The nervous system involves a complex interaction between special elements designed to originate or carry unique electrochemical charges to and from the various organs within the body.
Like its endocrine counterpart, the nervous system initiates and regulates bodily functions and ensures its owner of an awareness to the surrounding environment.
Anatomy and Physiology
The smallest component of the nervous system is the neuron. There are over 10 billion of these dynamic cells in the body, and they have the ability to originate and propagate nerve impulses.
These result from changes in electrolyte ratios, namely, those of sodium and potassium, occurring across the cell membrane of the neuron.
For this reason, abnormalities in the amounts of sodium and potassium within the body can have devastating effects on nervous system function.
Generated impulses are transmitted to their respective targets along special cellular projections, originating from the cell body, called nerve fibers.
Speeds of transmission along these nerve fibers can reach over 110 meters per second. Groups or bundles of fibers coursing together are what are referred to as nerves.
Within the nervous system, neurons can link together to form a continuous chain to allow for the uninterrupted passage of a nerve impulse to its desired destination. A synapse is described as this connection between two nerve cells.
Special chemical transmitters located at synapses (neurotransmitters) transfer the impulses from the end of one neuron to the receptive end of another, allowing the impulse to continue in its travels.
Neurotransmitters are also found at the junctions between nerve fibers and their target muscles or organs. In cats, organophosphate insecticide poisoning exerts its deadly effects by interfering with the normal breakdown of acetyl- choline, one of these neurotransmitters.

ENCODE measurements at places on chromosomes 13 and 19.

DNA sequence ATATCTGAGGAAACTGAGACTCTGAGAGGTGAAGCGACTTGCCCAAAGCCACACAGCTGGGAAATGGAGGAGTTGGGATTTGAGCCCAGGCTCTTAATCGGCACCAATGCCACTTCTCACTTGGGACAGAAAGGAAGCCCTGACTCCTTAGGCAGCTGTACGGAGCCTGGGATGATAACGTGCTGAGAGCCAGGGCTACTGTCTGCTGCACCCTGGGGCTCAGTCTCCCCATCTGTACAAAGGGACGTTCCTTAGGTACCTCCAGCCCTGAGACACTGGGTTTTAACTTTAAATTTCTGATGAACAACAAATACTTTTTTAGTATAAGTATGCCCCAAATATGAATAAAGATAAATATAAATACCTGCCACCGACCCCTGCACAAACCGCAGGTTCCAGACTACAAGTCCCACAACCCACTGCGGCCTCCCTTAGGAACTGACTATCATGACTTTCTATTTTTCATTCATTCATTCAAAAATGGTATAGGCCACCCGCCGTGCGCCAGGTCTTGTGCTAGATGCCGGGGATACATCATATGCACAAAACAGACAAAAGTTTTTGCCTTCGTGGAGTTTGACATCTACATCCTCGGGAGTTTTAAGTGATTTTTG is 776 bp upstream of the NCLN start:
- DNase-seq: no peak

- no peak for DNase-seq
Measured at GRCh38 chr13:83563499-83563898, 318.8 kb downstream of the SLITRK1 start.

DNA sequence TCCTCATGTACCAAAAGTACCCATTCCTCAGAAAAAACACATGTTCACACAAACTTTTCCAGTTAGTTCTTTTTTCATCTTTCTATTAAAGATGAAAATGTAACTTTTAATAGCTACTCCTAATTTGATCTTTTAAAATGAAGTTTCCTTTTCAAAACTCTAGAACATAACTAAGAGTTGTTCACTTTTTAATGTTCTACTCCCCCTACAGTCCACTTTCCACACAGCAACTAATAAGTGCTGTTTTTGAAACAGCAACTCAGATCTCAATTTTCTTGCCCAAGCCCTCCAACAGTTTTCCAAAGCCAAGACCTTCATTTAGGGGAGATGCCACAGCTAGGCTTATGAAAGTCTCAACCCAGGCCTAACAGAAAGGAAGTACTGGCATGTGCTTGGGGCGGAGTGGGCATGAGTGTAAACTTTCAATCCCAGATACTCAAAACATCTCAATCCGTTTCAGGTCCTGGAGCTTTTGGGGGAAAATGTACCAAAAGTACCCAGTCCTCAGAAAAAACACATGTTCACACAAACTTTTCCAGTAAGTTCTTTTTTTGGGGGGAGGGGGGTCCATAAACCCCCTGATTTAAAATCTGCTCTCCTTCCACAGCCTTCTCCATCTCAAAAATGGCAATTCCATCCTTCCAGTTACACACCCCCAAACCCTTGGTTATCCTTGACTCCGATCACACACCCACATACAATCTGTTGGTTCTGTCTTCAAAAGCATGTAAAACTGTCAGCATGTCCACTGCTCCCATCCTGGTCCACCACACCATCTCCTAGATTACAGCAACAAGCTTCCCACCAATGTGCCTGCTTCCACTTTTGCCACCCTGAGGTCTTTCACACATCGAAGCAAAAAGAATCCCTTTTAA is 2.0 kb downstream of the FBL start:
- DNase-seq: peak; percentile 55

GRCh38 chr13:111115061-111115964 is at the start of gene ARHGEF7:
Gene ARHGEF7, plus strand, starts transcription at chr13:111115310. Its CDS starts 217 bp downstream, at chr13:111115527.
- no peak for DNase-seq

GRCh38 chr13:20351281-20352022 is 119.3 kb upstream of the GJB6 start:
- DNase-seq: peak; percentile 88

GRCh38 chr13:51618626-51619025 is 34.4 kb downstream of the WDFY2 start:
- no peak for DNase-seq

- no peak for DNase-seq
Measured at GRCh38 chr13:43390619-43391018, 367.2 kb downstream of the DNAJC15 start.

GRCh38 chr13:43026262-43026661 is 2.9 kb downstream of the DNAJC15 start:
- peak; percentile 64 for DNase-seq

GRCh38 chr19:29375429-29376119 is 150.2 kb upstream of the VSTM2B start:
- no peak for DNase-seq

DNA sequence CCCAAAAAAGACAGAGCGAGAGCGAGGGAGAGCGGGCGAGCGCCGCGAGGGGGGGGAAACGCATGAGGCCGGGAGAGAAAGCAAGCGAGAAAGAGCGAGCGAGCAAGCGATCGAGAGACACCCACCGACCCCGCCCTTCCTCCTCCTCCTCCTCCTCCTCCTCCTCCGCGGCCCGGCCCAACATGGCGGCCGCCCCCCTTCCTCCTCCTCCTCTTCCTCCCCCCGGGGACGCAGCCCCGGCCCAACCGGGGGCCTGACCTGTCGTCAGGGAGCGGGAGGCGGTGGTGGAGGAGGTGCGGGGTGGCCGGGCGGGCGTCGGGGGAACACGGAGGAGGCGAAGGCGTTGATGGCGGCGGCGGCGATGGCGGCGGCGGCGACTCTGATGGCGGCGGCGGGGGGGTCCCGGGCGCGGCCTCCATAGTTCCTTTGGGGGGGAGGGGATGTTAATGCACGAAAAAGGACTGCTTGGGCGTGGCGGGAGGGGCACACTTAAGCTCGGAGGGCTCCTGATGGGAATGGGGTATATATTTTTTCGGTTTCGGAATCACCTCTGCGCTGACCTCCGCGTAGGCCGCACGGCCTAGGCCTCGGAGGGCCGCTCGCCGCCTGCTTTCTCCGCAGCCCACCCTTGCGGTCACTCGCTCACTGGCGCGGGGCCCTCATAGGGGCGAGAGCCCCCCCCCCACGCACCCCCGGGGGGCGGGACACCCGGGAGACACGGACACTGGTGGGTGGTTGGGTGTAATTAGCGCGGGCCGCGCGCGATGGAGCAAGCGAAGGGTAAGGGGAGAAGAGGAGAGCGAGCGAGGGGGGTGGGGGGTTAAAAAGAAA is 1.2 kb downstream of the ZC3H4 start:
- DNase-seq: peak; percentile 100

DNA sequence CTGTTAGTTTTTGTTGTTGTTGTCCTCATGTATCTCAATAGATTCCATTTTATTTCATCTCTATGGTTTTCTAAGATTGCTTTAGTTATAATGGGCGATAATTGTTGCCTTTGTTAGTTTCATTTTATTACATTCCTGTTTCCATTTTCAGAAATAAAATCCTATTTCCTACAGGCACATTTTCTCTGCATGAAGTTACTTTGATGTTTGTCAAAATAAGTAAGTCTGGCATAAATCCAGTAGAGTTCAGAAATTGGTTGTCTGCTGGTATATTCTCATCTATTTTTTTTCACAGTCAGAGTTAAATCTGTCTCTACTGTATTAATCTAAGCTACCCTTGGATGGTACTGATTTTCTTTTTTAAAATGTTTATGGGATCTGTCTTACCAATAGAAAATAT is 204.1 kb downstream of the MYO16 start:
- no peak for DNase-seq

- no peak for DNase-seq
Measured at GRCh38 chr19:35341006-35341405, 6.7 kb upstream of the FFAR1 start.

The brain is the control center for the entire nervous system. Internally, it is composed of gray matter, which is a collection of neuron cell bodies and synapses between nerve cells, and white matter, made up of nerve fibers originating from the neuron cell bodies.
The mammalian brain is divided into three divisions: the cerebrum, the cerebellum, and the brainstem. The largest of the three, the cerebrum, is responsible for memory, sensory awareness, learning, and muscular movement.
The cerebellum, located in back of and just beneath the cerebrum, functions to coordinate muscular activity and movement, and control body posture. The final division of the brain, the brainstem, serves a variety of functions.
It acts as an important intermediary by relaying messages between the cerebrum, cerebellum, and the spinal cord, and influencing activities such as heartbeat, breathing, vision, and hearing.
A special portion of the brainstem, called the hypothalamus, provides an important link between the nervous system and the endocrine system.
The spinal cord is the major highway of activity for the transmission of nerve impulses between the brain and the rest of the body. It runs along the course of the back within the spinal canal formed by the vertebral column.
Like the brain, the spinal cord also contains gray matter and white matter. Large spinal nerves containing numerous smaller nerve fibers branch off from the main cord along its course and travel to respective target muscles and organs.
The spinal cord can also serve as coordinating center for certain reflex activities involving the muscles of the limbs without first requiring a nerve impulse to be sent.
to the brain. Clinicians can often assess the extent of damage to a spinal cord by evaluating these spinal reflex arcs.
Spinal nerves branching off from the spinal cord contain two main types of nerve fibers: somatic nerve fibers, which carry information to and from skeletal muscle, skin, joints, and appendages (effects such as muscle contraction, produced by somatic fibers, are said to be under conscious or voluntary control from the brain), and autonomic nerve fibers, which innervate glands and internal organs throughout the body.
Unlike somatic nerves, autonomic nerves act mainly on reflex, with little voluntary control. Blood pressure, cardiac output, breath- ing, gastrointestinal motility, body temperature, and hormone secretion are only some of the many vital life functions under the influence of this unique system.
Three thin layers of tissue called meninges cover both the brain and the spinal cord. Between these layers is found a special type of fluid, called cerebrospinal fluid. Meninges with their accompanying cerebrospinal fluid serve to protect, support, and nourish the underlying nervous tissue.
Abnormal increases in the amount of cerebrospinal fluid can cause serious damage to the spinal cord and brain. Hydrocephalus is the term used to describe such a condition affecting the brain.